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11 highly effective revision tips

1. Plan

Timetable and plan your revision, it really is the only way to avoid becoming unnecessary overwhelmed.

2. Stay focused

Do not revise for more than 40-45 minutes at a time – it is important to continually refresh yourself so that you avoid going into ‘autopilot’ and not actually processing the information you are reading. The only exception to this timing rule is during the completion of past papers. Completing questions and revising subject content are completely different revision methods, so the same approach will not necessarily work for both. If you are using past papers as a form of revision you should try to complete the entire paper in the recommended time and not stop after 45 minutes.

3. Pace yourself

Do not start past paper questions too early. It is a common misconception that past papers are the most useful form of revision, now this may be the case for some subjects – for example mathematics. However, for the majority of your courses, without the background knowledge required to understand the topic completing past paper questions can actually cause more stress and confusion. Learn your content first and save the past papers until later.

4. Go outside

Who doesn’t love sunshine! Make sure you are getting natural sunlight for some time each day. Vitamin D is vital for your bone health, blood cells and immune system and just heading out in the sunshine for 5-15 minutes per day can significantly improve not only your physical but also your metal health.

5. Keep hydrated

Drink lots of water. Whatever volume of water you are currently consuming per day try to add an extra litre. Your brain will be eternally grateful.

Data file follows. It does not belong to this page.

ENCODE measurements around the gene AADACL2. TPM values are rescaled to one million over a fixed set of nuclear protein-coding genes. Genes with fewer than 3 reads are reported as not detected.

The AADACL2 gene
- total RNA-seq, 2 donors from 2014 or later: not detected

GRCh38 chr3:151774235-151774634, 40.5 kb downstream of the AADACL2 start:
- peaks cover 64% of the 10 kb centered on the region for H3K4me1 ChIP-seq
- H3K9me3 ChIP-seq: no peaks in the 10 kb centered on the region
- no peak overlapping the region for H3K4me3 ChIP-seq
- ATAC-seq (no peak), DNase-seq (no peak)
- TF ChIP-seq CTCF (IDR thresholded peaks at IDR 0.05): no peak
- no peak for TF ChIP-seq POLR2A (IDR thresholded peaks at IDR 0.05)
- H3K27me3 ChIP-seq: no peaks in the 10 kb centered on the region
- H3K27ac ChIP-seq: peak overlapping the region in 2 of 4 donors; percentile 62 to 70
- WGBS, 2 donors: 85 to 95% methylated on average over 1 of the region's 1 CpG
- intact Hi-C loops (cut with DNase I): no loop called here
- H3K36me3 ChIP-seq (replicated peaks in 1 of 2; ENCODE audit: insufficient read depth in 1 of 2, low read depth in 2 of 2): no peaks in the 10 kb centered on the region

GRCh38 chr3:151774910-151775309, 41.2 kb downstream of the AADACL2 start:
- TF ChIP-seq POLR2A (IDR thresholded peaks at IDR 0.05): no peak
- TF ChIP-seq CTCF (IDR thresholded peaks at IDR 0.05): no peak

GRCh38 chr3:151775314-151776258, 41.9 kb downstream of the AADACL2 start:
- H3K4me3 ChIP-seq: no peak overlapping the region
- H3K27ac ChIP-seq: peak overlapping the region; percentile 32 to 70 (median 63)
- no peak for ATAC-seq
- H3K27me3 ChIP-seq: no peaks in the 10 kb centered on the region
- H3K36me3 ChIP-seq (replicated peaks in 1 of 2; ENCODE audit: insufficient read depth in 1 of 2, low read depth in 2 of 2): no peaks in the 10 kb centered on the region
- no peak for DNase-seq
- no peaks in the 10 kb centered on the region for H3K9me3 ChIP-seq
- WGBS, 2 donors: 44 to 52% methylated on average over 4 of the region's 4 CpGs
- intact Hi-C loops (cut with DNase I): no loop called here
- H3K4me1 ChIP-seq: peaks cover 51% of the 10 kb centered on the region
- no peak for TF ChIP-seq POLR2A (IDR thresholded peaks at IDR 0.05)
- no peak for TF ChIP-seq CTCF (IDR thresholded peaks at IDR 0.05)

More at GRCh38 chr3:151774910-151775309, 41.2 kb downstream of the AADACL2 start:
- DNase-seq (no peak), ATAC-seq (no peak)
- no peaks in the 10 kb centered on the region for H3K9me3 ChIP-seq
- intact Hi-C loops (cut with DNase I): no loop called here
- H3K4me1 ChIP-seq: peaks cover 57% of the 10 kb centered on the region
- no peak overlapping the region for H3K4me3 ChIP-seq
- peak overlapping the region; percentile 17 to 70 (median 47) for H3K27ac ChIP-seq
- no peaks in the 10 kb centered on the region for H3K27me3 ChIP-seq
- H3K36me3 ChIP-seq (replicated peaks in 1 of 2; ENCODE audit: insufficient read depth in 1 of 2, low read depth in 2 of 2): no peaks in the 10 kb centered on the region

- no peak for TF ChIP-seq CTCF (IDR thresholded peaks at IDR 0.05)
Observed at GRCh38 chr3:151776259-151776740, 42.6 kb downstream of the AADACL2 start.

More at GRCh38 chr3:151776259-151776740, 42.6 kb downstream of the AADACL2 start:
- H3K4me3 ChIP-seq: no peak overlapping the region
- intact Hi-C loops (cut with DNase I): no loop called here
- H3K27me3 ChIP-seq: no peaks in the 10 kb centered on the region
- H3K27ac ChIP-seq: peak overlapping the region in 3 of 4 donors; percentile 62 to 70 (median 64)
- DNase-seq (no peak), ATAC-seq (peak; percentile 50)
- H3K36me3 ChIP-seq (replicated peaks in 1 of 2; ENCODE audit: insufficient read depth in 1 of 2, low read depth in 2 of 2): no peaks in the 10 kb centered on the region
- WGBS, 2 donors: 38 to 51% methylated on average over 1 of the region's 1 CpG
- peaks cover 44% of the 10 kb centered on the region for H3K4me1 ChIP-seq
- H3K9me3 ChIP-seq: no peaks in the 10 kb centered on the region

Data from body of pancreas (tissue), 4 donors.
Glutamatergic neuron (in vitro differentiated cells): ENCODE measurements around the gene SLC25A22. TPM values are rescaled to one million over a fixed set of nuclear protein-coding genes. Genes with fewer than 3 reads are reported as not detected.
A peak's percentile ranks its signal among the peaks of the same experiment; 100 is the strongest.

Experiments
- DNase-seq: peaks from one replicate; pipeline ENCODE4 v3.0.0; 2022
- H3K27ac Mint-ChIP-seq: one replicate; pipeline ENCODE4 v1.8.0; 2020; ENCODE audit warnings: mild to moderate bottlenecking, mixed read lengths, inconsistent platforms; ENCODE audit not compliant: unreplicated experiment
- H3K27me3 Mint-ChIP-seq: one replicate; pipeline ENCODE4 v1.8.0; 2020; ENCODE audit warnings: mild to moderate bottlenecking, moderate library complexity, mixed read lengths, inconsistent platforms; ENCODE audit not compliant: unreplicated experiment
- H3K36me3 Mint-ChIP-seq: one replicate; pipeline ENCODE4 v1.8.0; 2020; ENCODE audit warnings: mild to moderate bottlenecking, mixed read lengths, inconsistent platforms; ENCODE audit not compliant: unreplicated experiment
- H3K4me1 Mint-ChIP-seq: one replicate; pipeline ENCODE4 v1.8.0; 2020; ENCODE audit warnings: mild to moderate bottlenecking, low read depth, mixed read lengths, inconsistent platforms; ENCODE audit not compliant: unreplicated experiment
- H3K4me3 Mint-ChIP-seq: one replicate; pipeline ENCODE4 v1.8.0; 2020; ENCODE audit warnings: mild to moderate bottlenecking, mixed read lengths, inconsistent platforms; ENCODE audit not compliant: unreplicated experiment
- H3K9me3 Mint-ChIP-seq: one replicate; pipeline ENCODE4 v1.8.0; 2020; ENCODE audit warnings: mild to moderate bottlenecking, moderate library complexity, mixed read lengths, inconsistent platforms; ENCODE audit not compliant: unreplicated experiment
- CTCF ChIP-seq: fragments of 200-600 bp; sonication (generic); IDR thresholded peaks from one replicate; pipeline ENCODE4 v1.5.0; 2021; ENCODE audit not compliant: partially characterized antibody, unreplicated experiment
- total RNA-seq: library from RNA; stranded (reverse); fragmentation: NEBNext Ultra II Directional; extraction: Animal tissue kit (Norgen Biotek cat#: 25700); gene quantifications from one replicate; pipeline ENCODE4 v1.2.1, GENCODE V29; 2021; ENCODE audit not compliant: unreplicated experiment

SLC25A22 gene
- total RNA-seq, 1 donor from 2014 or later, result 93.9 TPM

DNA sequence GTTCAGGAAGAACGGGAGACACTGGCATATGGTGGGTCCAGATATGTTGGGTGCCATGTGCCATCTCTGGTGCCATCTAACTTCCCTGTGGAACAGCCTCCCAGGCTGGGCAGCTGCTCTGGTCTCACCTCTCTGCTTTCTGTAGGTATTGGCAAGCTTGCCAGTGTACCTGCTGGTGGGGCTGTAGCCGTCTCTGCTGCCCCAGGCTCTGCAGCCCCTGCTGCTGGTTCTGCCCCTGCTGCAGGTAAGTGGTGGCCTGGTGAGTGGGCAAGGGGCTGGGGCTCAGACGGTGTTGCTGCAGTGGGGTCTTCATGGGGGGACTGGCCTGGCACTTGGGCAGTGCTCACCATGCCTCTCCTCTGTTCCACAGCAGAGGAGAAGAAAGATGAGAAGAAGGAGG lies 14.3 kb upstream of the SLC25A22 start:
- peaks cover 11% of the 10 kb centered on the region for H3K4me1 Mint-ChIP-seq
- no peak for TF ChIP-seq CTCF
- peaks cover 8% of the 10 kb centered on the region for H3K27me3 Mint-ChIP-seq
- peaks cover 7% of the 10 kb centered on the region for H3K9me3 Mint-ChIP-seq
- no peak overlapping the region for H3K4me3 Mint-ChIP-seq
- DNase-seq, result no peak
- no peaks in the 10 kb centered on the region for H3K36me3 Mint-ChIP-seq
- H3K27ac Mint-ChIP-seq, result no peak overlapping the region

6. Choose a method that suits you

Find a revision method you enjoy- if writing copious amounts of notes on multicoloured card is not a method of revision you enjoy, don’t do it! It is easy to find ourselves falling into the trap of writing pages and pages of notes because that is what everyone else is doing, but you are not everyone else. Maybe note taking works for you, maybe it just doesn’t, if so find a different method that you enjoy. Try reading through the material from the textbook, keep a notepad next to you and write questions for yourself as you go, definitions, explanations, experiment methods etc. Once you have finished reading the page or section go through your questions and see which ones you can/cannot answer. Maybe type your answers creating a document of ‘perfect answers’ that you can later ask a family member to test you on. Alternatively, you could make your own presentation on each topic, create definition cards or watch relevant, accurate and verified YouTube videos. Try a few things and see what really works for you – if you persevere you might even start to enjoy it!

7. Avoid distractions

Study effectively – Put your phone on airplane mode and don’t have apps running in the background. It does not take a genius to work out that having a little screen just teetering on the edge of your peripheral vision is a guaranteed distraction – no matter how strong your will power is. Be mature. Remove the temptation. Your time is precious – DO NOT WASTE IT.

8. Environment matters

Tidy your desk or revision space and remove distractions – a tidy space is a tidy mind!

9. Keep active whilst revising

Take your revision outside – Go for a walk with a friend and talk about your topic, ask each other questions, describe theories, discuss character profiles, test your knowledge of equations, units, core practicals etc. I attribute many of my top grades to this revision method so don’t knock it until you have tried it!

10. Plan topics in advance

Do not leave the most difficult topics to last, gradually divide them throughout your whole revision period.

11. Don’t overload yourself

Do not study all day everyday – effectively plan your revision so that you have enough free time to feel as though you are actually taking a break. Perhaps divide your revision into zones of morning, afternoon and evening and aim to revise during two of these zones – for example if you have plans for the evening revise during the morning and afternoon so you can take the evening off and not feel guilty.


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